many serving stations? Hours of operation? Beer and
wine only, or a full bar? Cash or drink tickets? Alcohol-free
zones, or better yet, a single alcohol-zone (such as
a beer garden)? Rules for handling an obvious intoxicated
person (we suggest you let the police handle).There's
a lot that goes into the planning. Your liquor license
will dictate some of these decisions.
jurisdictions require a license to sell/serve alcohol.
Make sure you are legal. Start with your local police
station or liquor control board for guidance.
sure you and all of your servers have alcohol management
are organizations (TIP,
among others) that teach techniques on how to serve
and sell alcohol responsibly. This includes training
on how to recognize and handle potential intoxicated
persons, proper procedures to check identification and
techniques to effectively intervene and prevent drunk
could also consider hiring a caterer or other experienced
third party to run your serving operations. In addition
to getting trained servers, you can also transfer liability
to them utilizing standard indemnification wording and
requiring them to provide liquor liability insurance
naming you as an additional insured.
sure your insurance covers you for the sale or serving
Most policies do not automatically provide coverage
for alcohol operations. Talk to us when you are in your
up your pre-event site inspection.
always a priority, finding and eliminating trip &
fall hazards is especially important at events where
alcohol is served. Statistics show these types of claims
increase at events with alcohol.
signage in your serving area discouraging drinking and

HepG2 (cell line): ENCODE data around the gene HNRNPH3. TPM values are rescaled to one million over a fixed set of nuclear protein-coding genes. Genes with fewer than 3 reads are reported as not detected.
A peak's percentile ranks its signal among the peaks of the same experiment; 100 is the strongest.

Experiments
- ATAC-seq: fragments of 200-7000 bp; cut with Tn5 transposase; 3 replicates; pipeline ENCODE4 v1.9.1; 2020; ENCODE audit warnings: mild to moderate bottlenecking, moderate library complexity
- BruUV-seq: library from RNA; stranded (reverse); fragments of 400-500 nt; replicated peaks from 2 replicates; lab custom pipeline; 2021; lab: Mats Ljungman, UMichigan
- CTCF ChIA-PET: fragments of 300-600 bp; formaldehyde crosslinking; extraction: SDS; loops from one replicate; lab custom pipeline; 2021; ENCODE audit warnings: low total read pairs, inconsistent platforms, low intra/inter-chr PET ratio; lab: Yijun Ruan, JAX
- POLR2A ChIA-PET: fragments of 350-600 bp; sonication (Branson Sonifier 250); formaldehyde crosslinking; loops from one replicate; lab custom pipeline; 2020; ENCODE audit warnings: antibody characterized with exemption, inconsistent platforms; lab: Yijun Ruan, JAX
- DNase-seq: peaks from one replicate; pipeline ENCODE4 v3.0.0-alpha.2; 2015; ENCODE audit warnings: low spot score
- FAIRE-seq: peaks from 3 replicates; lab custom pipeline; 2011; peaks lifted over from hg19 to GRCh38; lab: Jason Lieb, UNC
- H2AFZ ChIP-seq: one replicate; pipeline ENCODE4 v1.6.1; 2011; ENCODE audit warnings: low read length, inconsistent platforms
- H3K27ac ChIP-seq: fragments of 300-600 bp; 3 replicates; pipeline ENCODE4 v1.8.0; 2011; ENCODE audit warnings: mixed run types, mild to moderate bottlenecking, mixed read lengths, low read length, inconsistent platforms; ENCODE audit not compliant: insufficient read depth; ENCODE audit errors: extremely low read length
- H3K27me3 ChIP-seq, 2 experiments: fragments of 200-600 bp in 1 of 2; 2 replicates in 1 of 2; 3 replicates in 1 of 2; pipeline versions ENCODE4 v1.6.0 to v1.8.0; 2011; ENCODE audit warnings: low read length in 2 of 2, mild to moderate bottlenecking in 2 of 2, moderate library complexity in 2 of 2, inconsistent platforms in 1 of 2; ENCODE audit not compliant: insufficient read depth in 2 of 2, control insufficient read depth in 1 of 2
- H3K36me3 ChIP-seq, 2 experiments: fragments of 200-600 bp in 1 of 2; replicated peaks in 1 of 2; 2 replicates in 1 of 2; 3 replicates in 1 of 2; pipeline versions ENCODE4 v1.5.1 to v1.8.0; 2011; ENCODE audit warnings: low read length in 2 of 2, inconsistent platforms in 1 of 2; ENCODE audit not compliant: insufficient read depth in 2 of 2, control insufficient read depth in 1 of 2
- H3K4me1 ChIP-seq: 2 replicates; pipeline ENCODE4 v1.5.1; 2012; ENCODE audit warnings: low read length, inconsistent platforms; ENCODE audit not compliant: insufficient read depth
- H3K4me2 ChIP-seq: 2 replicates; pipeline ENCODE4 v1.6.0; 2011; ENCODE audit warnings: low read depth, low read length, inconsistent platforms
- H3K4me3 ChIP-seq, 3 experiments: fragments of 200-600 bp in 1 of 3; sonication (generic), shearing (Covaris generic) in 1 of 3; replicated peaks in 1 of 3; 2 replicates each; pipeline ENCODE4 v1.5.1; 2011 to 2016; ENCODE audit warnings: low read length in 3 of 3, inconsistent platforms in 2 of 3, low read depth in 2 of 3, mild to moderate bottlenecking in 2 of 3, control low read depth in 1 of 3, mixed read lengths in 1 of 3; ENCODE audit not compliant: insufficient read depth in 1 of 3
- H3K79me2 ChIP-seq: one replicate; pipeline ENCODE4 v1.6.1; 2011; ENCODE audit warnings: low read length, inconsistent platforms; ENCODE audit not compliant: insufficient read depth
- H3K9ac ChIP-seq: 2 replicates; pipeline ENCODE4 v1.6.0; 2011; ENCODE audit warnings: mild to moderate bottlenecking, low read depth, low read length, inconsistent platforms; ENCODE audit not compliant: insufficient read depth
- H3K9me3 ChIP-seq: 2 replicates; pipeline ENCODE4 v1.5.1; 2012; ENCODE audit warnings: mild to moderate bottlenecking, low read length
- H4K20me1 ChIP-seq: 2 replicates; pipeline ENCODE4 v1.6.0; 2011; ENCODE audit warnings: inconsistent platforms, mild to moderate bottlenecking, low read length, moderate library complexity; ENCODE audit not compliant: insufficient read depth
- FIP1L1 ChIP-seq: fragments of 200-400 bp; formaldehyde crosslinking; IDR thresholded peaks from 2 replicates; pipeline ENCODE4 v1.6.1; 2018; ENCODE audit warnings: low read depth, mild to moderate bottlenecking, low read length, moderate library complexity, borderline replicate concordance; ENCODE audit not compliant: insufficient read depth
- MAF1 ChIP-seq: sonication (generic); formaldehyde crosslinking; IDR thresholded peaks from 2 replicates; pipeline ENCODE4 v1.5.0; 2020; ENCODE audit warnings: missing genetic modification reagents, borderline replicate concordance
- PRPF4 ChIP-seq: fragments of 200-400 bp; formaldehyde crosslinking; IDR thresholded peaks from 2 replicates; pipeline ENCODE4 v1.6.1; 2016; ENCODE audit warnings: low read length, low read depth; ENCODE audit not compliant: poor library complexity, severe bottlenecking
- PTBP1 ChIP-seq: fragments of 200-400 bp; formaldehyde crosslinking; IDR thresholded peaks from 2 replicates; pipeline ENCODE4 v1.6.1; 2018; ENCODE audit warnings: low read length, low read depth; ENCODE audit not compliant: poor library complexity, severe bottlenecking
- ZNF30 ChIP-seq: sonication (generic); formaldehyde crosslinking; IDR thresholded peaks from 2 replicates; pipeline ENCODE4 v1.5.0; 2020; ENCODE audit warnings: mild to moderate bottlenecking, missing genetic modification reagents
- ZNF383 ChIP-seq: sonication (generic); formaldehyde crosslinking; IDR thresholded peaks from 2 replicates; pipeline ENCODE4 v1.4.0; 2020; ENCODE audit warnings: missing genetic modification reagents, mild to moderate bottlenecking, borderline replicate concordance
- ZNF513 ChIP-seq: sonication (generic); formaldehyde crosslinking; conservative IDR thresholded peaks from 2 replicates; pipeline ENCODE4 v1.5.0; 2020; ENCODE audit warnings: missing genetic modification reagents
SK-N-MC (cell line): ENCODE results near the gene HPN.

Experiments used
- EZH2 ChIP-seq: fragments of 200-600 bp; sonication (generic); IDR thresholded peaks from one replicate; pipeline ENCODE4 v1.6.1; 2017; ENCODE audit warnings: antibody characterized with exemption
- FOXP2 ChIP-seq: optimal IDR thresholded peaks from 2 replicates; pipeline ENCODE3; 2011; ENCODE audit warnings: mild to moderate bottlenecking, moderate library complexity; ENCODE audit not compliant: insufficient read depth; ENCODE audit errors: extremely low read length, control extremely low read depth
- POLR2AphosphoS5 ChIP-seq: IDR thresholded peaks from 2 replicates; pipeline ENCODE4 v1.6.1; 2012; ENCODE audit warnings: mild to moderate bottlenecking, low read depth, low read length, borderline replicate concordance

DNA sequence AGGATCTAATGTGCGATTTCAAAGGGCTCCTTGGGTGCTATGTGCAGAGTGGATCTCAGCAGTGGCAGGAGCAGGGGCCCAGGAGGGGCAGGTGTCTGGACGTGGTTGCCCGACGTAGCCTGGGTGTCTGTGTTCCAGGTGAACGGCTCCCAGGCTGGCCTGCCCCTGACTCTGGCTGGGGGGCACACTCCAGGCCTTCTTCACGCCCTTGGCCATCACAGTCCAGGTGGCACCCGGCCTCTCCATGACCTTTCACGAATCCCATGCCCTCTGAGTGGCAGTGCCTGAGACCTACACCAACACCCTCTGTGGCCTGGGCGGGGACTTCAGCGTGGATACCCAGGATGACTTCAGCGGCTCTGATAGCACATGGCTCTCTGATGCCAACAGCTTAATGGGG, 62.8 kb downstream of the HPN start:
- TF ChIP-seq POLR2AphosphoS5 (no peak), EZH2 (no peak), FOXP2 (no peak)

Encourage the use of designated drivers and other alternative
transportation options such as taxicabs. Your liquor
distributors are an excellent source of material and
ideas. Remember, while your event may be a one time
only affair, the distributor has done 1,000's of them.
They have almost as big a stake in people getting home
safely as you do.
stationing a local uniformed police officer at the bar
tends to discourage patrons on their way to becoming
intoxicated from trying to purchase additional drinks.
average person tends to drink more when alcohol is flowing
freely than they would normally. If you must have an
open bar, limit its duration, serve smaller portions
(half-shots and low alcohol beer), and plan on closing
the bar at least an hour prior to the conclusion of
them off at the pass.
hard enough preventing patrons from becoming intoxicated
at your event. Make sure they aren't already intoxicated
when they arrive! Intoxicated persons should be denied
entry. Security should make certain patrons don't bring
alcohol into the event (Confiscate the alcohol, don't
allow patrons to bring it back to their cars). Events
where tailgating is present should be especially cautious.
Security guards and/or law enforcement officers should
patrol the parking lots.
having an alcohol-free event.
always a popular suggestion but one that dramatically
reduces risk and usually results in a more family-friendly